Corrections or additions?
This review by Simon Saltzman was prepared for the June 11, 2003
issue of U.S. 1 Newspaper. All rights reserved.
Broadway Review: `Frog & Toad’
Unaccustomed as I am to ask help from a dictionary
to find out the meaning of a word (I’m fibbing), I did just that in
the case of "A Year With Frog and Toad." I must have missed
the day that one or the other was dissected in biology class. As it
also wasn’t made clear enough for me in the otherwise very clear and
altogether clever little musical that the Reale brothers (book by
Willie, music by Robert) created based on the children’s books of
Arnold Lobel, I consulted Mr. Webster. A frog, you see, is a
web-footed, largely aquatic, tailless, agile leaping amphibian,
a toad (are you with me?) is more terrestrial, squat, shorter and
most notable for its warts.
Therefore let me commend the collaborators and their director David
Petrarka for anthropomorphizing (discovered while I was in the
those life-long amphibian friends Frog (Jay Goede) and Toad (the
Mark Linn-Baker), the principal characters in the popular series of
pre-school picture books. As they are endearingly perceived to embody
such noble human character traits and pursuits as loyalty and
it’s nice to see them, especially in song, minus the croaking. This,
as they have adventures throughout a calendar year that serves to
explain (sort of) their enduring bond. What is particularly
about Goede and Linn-Baker’s portrayals, is the complete lack of
in their tone or manner, both actors reveling in the sheer bliss of
their character’s intellectual limitations and in the utter joy his
Yes, there is a basically moral and ethical road that these
uncomplicated friends embark upon beyond the cozy comforts of their
side-by-side homes. Despite the fact that Frog is a fashion plate
and a model of social graces and Toad is a bit grouchy and timid,
they support and compliment each other in the simplest of ways. And
during the course of four seasons, identified either by gently falling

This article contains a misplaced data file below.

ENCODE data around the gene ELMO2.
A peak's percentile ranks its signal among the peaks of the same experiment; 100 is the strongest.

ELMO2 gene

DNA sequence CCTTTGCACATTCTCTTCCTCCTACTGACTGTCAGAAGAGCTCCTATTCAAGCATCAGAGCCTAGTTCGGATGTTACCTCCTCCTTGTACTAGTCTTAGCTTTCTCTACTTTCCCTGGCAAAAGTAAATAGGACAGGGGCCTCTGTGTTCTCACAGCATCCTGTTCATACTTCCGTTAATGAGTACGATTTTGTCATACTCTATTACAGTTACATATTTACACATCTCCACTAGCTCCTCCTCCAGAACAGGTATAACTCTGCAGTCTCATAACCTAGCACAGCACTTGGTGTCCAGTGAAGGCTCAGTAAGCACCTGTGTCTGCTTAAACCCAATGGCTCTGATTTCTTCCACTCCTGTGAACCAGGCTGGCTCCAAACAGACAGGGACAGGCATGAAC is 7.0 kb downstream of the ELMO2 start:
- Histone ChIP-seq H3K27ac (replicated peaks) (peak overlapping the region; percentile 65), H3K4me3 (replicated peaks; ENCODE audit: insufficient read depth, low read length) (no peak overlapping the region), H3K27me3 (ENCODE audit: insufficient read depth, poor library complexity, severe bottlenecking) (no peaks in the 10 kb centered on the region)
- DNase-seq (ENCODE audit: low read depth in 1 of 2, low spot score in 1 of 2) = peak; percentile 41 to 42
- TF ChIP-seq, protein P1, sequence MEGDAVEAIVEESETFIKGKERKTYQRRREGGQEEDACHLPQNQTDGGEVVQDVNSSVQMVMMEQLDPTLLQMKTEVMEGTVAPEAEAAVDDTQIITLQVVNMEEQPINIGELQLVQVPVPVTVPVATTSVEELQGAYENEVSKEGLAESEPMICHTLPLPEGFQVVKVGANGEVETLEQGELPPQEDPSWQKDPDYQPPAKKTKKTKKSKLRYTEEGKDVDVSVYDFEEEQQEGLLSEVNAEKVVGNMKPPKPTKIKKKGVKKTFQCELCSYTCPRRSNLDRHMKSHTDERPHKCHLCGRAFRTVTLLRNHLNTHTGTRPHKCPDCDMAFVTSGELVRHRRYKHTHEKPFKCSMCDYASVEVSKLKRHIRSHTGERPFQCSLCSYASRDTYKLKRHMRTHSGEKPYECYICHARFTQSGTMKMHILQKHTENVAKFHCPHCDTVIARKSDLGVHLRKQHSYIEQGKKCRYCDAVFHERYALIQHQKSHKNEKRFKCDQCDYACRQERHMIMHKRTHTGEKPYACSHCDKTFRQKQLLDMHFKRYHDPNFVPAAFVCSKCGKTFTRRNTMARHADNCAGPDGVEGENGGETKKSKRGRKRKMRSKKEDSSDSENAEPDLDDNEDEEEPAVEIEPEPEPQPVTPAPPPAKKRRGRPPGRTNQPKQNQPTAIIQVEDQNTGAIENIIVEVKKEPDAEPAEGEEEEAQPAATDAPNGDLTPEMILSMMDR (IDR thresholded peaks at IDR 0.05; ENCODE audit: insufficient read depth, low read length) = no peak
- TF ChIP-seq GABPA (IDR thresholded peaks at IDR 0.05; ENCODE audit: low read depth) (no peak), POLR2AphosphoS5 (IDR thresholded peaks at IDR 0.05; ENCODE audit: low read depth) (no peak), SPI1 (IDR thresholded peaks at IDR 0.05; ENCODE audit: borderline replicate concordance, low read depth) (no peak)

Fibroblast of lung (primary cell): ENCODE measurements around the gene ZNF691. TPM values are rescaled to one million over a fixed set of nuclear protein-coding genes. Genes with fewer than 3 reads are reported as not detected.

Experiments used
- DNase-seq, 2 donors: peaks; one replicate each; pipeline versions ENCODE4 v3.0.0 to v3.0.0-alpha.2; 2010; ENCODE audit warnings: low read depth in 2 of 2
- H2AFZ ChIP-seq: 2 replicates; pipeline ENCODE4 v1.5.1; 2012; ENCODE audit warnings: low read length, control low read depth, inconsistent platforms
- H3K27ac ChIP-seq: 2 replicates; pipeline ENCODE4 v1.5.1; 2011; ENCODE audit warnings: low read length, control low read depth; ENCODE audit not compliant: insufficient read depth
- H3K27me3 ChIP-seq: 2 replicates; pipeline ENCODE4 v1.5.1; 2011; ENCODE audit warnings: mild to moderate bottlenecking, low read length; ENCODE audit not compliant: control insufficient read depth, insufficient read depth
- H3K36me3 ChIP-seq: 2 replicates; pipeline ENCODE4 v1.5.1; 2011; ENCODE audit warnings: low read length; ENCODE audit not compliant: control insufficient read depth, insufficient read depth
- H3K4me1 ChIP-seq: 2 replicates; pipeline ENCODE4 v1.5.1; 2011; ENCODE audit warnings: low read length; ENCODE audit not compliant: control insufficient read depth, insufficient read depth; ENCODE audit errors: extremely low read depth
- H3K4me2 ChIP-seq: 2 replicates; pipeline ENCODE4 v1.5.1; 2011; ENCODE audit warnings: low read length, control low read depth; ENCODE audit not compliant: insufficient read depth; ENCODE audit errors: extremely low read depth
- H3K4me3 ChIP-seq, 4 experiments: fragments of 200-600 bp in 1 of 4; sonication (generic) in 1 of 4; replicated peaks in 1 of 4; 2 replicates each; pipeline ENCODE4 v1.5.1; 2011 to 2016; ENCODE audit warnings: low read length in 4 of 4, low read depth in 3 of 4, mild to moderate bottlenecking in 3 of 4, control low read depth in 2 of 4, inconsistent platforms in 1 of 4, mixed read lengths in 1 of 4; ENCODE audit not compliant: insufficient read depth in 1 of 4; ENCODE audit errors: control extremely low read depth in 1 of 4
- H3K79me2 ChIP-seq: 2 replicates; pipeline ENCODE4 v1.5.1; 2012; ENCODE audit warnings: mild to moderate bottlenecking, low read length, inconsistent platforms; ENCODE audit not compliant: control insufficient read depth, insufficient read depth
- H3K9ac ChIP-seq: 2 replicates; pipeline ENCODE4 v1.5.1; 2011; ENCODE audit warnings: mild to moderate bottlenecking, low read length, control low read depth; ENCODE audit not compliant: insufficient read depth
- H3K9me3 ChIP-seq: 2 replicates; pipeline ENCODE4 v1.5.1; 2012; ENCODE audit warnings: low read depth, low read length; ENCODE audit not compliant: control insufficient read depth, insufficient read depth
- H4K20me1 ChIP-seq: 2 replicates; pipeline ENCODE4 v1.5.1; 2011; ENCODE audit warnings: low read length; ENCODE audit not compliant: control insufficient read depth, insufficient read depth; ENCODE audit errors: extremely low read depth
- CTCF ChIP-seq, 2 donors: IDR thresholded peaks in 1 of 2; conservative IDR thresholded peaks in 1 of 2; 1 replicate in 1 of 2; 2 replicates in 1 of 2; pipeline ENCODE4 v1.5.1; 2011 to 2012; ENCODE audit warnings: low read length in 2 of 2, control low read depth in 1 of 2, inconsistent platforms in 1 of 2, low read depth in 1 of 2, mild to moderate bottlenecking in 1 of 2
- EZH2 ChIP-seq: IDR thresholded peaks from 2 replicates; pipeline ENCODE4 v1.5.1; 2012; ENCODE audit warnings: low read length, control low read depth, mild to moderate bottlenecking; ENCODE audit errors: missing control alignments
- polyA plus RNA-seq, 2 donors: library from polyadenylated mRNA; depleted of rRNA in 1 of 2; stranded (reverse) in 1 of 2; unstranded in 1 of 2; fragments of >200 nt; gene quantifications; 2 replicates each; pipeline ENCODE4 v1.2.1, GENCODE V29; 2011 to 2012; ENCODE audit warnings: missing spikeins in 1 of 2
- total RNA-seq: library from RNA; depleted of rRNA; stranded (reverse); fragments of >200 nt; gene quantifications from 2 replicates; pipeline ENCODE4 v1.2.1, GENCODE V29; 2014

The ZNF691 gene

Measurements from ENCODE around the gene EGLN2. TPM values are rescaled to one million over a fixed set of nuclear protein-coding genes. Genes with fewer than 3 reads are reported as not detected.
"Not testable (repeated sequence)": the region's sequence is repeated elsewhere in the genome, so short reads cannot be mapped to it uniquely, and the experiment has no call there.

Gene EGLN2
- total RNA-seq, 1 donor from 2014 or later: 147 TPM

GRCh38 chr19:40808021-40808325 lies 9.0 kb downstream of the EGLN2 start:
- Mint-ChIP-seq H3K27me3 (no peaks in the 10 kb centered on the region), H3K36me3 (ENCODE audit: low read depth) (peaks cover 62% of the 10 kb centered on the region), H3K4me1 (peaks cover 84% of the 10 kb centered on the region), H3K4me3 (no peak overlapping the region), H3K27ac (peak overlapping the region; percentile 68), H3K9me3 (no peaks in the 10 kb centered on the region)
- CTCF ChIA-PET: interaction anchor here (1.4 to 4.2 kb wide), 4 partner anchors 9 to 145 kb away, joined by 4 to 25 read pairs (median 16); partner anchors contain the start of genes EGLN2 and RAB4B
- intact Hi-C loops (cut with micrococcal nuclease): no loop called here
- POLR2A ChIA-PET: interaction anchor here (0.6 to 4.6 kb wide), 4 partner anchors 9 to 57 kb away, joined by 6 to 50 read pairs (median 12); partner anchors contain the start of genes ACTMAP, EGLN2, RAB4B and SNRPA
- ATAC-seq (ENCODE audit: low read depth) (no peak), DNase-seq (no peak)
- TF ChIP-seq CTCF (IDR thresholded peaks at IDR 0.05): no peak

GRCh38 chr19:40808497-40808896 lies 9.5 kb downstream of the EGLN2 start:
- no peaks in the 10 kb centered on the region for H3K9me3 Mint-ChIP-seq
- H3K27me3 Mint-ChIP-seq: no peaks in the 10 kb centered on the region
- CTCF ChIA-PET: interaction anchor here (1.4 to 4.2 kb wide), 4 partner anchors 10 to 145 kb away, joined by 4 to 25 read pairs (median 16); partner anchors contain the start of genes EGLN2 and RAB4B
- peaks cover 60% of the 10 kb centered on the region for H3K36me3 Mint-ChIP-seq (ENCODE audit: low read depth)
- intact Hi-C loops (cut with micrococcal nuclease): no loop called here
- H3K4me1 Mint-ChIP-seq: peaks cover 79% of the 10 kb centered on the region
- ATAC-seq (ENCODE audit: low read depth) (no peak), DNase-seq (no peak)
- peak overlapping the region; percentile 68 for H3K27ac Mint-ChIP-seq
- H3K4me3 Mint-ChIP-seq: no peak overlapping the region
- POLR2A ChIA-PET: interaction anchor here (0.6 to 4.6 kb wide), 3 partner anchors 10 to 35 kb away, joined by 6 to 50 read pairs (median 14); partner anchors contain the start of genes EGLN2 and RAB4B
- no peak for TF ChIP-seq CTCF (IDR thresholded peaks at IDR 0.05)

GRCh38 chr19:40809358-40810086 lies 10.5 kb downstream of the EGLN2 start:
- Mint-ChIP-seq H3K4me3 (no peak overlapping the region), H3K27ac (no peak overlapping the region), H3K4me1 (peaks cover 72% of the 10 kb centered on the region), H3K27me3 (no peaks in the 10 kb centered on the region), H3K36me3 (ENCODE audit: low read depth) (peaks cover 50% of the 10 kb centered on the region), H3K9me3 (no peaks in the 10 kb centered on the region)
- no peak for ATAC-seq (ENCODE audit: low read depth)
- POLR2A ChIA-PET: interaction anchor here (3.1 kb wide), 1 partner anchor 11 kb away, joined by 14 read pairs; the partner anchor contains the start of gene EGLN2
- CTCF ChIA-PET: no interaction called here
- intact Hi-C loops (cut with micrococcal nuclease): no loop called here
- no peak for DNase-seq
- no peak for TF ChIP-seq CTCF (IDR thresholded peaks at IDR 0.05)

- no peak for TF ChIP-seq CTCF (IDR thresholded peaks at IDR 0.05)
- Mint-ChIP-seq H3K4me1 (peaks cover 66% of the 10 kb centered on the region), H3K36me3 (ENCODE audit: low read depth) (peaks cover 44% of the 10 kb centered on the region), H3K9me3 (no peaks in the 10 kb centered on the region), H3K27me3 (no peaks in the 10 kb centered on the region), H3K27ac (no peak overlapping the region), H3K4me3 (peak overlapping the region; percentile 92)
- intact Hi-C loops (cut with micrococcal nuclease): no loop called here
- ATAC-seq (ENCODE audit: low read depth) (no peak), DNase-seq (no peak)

snow or leaves, or by growing spring flowers or a summer day’s attempt
at kite flying, there are lessons about life to be learned. These
are presented through innocent discourse and sweet songs. Daniel
choreographs the sprightly dances).
That a musical specifically designed and made appealing for children
(probably best suited for those between the ages of three and five)
should find its way to Broadway is something unusual in itself. First
presented at the Children’s Theatre Company in Minneapolis, and then
with great success at New York’s New Victory Theater, "A Year"
may seem like an unlikely contender for a successful Broadway
especially considering its top ticket price of $90. But for those
who have no qualms about spending big bucks on little tykes for a
90-minute (with intermission) show, you can’t go wrong with this as
a child’s introduction to theater. I noticed that the pre-schoolers
in the audience were squealing with delight and generally having more
fun than the older children. I had no difficulty regressing and being
charmed by the lively ingratiating performances, delightful songs,
and the bright, colorful and whimsical settings (by Adrianne Lobel,
the author’s daughter) and costumes (Martin Pakledinaz).
The episodic adventures of Frog and Toad play out almost like
acts. They include such humorously depicted events as a perilous ride
down a slippery slope ("I’m a terrified Toad on a runaway sled,
soon I am going to be dead."); a day of baking cookies that
a cookie orgy ("we go kooky eating cookies"); the intricacies
of flying a kite ("I don’t see it anywhere, I guess it must be
on the ground"); and the telling of scary stories on a dark and
stormy night. These may not seem very dramatic, but they are so
wrapped in melodic songs and in the versatile performing that you
may not worry that there is no real conflict or narrative thrust.
A snail (Frank Vlastnik) that happens to be the mailman
("No snail has feet more fleeta, Why I’m practically a Cheetah,
I put the go in escargot") supplies the only through line. There
is tension wondering whether an important letter will ever get to
its destination. Vlastnik, Danielle Ferland, and Jennifer Gambatese
give other frogs, a turtle, mouse, lizard and squirrels winning
The show’s final scene takes place on Christmas Eve as Frog sings
to Toad: "I’ll be with you ev’ry Christmas, We both know that’s
understood, Many many nights like this one, If we’re lucky knock on
Wood." Would that the show sticks around until Christmas. One
doesn’t often see such polished theatricality and genuine artistic
attention lavished on theater for the young. That it has been makes
it just as wondrous for the old.
— Simon Saltzman
Street, New York. Tele-Charge at 800-432-7250 or 212-239-6200. Tickets
$25 to $90. The show plays in New York to June 15 before embarking
on a national tour. Three stars: You won’t feel cheated.
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